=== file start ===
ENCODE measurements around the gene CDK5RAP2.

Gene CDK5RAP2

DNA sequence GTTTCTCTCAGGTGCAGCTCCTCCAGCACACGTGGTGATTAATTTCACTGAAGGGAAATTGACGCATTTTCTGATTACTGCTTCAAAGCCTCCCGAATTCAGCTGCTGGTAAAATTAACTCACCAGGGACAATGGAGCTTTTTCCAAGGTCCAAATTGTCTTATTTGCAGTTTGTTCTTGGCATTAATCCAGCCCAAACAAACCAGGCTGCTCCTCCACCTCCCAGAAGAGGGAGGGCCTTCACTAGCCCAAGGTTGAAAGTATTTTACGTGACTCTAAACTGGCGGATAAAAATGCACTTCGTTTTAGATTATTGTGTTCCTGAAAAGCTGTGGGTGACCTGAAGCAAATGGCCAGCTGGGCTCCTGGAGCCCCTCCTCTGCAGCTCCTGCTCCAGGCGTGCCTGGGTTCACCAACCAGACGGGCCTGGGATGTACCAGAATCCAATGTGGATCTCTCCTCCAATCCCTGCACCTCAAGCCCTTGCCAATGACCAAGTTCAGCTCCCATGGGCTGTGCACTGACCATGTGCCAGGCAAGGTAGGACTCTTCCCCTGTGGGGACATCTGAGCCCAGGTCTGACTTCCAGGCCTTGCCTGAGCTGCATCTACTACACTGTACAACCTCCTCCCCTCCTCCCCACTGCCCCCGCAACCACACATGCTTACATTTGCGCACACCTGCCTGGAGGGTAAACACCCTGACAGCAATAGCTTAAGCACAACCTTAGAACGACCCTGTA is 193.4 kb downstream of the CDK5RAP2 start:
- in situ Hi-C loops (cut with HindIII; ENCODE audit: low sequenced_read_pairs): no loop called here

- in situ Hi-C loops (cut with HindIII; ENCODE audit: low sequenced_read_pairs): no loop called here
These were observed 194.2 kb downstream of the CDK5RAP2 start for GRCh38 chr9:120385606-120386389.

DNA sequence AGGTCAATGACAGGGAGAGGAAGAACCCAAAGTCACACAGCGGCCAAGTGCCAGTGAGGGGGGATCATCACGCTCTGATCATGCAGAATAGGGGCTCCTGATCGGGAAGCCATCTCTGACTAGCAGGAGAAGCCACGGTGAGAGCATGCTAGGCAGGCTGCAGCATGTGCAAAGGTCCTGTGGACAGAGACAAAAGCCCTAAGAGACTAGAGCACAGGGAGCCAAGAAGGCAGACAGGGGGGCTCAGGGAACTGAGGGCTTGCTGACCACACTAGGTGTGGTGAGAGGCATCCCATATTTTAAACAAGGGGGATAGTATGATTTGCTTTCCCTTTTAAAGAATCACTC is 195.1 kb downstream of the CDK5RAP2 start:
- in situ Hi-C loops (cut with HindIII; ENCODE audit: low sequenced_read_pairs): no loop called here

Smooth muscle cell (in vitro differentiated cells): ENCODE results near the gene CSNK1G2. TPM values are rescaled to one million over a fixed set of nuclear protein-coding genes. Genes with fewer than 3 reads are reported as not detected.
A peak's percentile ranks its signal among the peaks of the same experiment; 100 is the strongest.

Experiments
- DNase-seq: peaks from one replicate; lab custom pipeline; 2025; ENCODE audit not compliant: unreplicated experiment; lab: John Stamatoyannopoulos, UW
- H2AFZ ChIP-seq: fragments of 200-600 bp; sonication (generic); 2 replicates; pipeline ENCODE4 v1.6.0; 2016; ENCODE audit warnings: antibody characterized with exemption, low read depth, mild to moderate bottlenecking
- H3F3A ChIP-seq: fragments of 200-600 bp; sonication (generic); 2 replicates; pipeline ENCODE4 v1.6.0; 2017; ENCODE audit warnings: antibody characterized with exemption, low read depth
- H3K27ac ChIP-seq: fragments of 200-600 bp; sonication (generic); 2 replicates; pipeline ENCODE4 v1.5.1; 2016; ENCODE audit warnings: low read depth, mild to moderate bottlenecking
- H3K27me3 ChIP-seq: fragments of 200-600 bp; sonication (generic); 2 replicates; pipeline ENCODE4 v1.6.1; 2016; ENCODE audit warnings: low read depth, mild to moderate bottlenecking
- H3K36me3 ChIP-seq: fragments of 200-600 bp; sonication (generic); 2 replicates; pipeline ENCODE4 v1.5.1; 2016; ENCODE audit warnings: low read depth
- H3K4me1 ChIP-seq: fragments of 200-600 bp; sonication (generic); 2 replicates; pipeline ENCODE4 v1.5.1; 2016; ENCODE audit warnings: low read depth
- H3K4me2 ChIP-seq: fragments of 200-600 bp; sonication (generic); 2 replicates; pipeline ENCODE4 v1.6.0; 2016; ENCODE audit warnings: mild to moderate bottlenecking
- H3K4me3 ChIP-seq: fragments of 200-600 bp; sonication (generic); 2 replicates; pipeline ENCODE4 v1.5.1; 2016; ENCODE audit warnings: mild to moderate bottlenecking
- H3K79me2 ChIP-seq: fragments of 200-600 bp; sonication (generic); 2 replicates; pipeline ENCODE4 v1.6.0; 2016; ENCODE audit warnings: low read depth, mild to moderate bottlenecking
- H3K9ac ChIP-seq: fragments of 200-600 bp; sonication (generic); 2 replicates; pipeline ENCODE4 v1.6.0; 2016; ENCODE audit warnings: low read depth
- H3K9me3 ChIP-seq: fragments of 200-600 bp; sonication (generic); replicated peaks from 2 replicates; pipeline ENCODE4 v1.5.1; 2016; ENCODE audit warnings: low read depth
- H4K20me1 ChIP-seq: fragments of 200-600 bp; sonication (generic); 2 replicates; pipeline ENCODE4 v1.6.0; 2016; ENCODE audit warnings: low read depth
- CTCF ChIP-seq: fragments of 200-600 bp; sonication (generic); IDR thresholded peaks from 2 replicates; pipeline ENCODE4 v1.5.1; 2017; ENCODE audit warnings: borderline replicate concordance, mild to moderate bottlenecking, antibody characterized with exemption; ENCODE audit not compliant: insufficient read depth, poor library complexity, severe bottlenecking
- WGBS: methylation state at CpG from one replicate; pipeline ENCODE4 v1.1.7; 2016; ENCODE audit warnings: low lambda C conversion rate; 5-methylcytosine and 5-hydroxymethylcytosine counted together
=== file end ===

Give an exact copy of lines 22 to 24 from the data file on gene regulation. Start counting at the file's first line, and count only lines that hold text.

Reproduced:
- H3K9ac ChIP-seq: fragments of 200-600 bp; sonication (generic); 2 replicates; pipeline ENCODE4 v1.6.0; 2016; ENCODE audit warnings: low read depth
- H3K9me3 ChIP-seq: fragments of 200-600 bp; sonication (generic); replicated peaks from 2 replicates; pipeline ENCODE4 v1.5.1; 2016; ENCODE audit warnings: low read depth
- H4K20me1 ChIP-seq: fragments of 200-600 bp; sonication (generic); 2 replicates; pipeline ENCODE4 v1.6.0; 2016; ENCODE audit warnings: low read depth